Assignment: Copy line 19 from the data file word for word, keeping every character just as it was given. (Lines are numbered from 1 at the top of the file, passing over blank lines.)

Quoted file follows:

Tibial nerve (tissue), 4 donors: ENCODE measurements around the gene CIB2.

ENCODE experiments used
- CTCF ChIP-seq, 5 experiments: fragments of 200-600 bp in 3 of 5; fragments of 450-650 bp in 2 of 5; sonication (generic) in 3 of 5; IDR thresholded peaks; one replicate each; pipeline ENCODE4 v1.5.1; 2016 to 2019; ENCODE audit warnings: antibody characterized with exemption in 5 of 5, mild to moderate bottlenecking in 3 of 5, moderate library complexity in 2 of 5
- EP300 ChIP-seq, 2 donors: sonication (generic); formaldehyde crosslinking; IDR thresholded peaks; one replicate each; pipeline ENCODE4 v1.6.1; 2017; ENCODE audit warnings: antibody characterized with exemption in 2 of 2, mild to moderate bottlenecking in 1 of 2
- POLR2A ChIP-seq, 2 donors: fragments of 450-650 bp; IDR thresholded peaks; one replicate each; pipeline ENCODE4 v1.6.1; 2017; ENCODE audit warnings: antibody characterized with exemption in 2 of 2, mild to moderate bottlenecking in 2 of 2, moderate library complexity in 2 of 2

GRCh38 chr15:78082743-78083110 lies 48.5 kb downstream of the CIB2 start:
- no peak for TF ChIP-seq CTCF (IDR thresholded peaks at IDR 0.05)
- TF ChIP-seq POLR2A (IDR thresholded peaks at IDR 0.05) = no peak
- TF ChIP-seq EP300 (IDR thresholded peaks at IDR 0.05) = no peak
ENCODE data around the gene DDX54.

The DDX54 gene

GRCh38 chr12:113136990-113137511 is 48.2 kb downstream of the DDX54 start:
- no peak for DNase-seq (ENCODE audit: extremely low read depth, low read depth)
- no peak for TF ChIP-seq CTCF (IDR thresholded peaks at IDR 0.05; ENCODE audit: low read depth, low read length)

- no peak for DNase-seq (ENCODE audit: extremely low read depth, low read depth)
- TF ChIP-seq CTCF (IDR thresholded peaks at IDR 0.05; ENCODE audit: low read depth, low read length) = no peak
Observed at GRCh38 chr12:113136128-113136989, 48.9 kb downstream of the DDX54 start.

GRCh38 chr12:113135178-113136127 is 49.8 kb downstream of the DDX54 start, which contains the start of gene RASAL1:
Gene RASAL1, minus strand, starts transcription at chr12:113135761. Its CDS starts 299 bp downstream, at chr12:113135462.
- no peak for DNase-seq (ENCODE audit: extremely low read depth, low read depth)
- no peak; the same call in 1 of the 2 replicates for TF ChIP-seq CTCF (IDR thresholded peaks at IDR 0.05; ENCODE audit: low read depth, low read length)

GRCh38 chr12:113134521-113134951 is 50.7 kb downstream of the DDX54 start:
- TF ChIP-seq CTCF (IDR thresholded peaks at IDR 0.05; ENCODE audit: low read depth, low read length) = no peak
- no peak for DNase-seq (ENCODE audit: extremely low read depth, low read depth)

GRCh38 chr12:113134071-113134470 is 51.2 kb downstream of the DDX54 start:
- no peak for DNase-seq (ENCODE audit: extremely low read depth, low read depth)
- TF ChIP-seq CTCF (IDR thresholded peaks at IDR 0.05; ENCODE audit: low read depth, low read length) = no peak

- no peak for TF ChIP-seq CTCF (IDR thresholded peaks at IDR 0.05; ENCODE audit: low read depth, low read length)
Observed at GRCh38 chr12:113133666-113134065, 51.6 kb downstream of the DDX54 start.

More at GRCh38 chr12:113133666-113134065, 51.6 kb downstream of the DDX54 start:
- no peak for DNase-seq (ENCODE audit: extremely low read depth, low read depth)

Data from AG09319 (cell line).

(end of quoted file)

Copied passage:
Gene RASAL1, minus strand, starts transcription at chr12:113135761. Its CDS starts 299 bp downstream, at chr12:113135462.